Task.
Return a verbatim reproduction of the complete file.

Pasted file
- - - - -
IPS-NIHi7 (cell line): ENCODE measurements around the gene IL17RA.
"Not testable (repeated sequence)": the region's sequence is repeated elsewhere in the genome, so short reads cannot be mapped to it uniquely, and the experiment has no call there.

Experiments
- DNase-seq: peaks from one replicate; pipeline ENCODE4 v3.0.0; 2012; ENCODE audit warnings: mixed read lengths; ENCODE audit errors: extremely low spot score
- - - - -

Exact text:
IPS-NIHi7 (cell line): ENCODE measurements around the gene IL17RA.
"Not testable (repeated sequence)": the region's sequence is repeated elsewhere in the genome, so short reads cannot be mapped to it uniquely, and the experiment has no call there.

Experiments
- DNase-seq: peaks from one replicate; pipeline ENCODE4 v3.0.0; 2012; ENCODE audit warnings: mixed read lengths; ENCODE audit errors: extremely low spot score